ArtsAutosBooksBusinessEducationEntertainmentFamilyFashionFoodGamesGenderHealthHolidaysHomeHubPagesPersonal FinancePetsPoliticsReligionSportsTechnologyTravel

'American Gothic' Artist Grant Wood

Updated on September 9, 2014

Grant Wood - American Artist

Grant Wood may not be the best known American artist in history, however his iconic creation American Gothic is certainly on of the best known pieces of American artwork ever. Wood was a simple and humble man from Iowa, who enjoyed teaching and lecturing on the topic of painting and art. Grant Wood died at the age of 50 in 1942, and although none of his other paintings gained him the accolades that American Gothic did, he will always hold a important piece of art history.

U. S. Government public domain photo courtesy

Wood Quote

"All the good ideas I ever had came to me while I was milking a cow." - Grant WoodQuote via screenwritingfromiowa

Brief Grant Wood Bio

When Grant Wood was still a young boy, his family relocated to Cedar Rapids, Iowa, after his father died in 1901. Grant soon began to work in a local metal shop as an apprentice. After his high school graduation, Grant began attending an art school in Minneapolis in 1910, and returned a year later to teach in a one-room schoolhouse. In 1913 he enrolled at the School of the Art Institute of Chicago and did some work as a silversmith.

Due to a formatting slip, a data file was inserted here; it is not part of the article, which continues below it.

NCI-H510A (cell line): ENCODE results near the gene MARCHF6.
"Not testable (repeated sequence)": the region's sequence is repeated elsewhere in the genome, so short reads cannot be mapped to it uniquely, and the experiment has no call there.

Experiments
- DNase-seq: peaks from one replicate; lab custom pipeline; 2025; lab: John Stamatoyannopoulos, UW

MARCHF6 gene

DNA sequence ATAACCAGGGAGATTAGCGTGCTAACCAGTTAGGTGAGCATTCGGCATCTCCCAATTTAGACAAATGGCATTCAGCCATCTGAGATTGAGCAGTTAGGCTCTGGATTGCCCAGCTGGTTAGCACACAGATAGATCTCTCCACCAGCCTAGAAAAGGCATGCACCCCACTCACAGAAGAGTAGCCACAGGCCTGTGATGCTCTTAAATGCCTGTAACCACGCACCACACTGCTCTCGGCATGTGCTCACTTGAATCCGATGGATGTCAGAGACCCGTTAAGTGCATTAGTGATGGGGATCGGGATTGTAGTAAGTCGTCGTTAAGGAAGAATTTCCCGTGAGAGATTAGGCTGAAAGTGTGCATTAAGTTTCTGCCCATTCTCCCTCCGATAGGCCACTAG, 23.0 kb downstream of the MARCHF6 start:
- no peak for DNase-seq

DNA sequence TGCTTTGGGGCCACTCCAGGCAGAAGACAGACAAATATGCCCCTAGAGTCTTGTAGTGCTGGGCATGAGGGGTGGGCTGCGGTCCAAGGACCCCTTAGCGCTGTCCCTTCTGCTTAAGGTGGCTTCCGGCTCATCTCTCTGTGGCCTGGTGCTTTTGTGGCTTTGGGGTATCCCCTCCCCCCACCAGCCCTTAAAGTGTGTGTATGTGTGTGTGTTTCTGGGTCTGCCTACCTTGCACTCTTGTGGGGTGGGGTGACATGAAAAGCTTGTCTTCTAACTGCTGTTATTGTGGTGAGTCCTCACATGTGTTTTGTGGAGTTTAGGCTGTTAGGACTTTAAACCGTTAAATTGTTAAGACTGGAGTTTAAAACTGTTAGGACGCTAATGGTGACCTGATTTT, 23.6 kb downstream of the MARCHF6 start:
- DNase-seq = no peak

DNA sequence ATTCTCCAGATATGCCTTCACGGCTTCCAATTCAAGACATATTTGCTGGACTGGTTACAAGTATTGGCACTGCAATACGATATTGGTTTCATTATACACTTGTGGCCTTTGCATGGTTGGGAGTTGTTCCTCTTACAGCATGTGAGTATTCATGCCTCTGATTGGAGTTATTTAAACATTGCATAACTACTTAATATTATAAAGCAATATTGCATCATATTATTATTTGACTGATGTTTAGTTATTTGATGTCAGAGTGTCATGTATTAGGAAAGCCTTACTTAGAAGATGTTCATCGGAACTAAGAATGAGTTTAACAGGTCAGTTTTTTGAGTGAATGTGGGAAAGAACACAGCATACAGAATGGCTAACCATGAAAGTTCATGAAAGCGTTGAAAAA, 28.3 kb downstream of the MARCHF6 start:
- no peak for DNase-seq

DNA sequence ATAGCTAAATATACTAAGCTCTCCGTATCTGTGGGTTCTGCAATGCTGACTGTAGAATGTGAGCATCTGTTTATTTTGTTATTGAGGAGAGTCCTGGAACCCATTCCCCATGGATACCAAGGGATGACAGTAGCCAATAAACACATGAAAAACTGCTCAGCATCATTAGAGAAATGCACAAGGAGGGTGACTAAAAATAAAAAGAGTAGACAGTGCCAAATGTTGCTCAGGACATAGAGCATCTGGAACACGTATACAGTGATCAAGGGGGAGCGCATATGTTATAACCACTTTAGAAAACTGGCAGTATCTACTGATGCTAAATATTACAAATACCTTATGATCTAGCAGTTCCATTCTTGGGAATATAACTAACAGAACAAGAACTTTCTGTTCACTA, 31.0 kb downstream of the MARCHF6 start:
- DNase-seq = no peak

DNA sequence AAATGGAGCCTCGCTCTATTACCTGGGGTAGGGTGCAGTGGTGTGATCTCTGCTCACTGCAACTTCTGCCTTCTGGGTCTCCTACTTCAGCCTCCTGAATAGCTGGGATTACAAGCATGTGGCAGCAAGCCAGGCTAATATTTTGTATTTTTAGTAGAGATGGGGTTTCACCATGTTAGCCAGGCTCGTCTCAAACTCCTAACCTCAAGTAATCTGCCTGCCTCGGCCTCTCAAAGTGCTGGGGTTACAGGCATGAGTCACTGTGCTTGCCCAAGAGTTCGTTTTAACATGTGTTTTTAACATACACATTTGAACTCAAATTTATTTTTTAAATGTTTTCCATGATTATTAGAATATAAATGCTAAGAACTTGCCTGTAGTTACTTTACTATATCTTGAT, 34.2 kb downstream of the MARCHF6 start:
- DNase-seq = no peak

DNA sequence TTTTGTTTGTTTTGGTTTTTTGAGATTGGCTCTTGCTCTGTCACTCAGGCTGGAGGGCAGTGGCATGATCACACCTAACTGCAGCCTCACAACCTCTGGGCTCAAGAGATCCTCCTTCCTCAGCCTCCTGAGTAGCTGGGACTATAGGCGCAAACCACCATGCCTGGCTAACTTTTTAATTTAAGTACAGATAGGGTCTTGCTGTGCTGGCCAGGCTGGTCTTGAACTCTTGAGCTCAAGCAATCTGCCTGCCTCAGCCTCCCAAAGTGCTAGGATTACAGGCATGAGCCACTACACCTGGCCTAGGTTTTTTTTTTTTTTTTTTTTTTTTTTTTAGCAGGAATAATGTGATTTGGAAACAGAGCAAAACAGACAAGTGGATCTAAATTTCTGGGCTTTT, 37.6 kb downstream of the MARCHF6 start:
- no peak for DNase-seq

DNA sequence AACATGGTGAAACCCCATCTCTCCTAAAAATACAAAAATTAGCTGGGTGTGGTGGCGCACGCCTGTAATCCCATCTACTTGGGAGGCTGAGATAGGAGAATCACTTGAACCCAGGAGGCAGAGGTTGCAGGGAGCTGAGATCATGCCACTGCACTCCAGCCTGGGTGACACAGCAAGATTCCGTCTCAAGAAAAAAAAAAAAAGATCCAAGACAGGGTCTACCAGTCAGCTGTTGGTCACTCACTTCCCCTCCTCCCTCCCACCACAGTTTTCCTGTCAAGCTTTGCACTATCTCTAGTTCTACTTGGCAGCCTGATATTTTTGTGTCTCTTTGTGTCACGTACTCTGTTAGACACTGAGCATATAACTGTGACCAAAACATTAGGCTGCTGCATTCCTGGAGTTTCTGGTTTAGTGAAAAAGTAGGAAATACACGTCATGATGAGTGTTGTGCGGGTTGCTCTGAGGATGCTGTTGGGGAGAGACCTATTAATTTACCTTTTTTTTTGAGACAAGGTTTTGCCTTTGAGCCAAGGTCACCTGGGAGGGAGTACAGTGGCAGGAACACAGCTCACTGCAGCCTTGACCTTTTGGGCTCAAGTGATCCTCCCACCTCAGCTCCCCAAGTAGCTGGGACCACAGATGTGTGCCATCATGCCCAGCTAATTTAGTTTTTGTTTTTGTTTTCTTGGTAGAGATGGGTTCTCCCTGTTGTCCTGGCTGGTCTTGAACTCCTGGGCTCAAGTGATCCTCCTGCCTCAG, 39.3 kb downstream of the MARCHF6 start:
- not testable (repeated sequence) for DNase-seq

In the 1920s, Grant made four trips to Europe, where he studied many styles of painting, especially impressionism and post-impressionism. But it was the work of the fifteenth-century Flemish artist Jan Van Eyck that influenced him to take on the clarity of this new technique and to incorporate it in his new works. From 1924 to 1935 Wood lived in the loft of a carriage house that he turned into his personal studio at "5 Turner Alley" (the studio had no address until Wood made one up himself). In 1932, Wood helped launch the Stone City Art Colony to assist artists in getting through the Great Depression. He emerged a big supporter of regionalism, speaking throughout the U.S. on the genre.

In 1934, Grant became a painting instructor in the School of Art at the University of Iowa. During that period, he oversaw mural painting projects, tought students, produced a variety of his own works, and became a integral part of the University's cultural community. On February 12, 1942, one day before his 51st birthday, Wood died at the university hospital of liver cancer.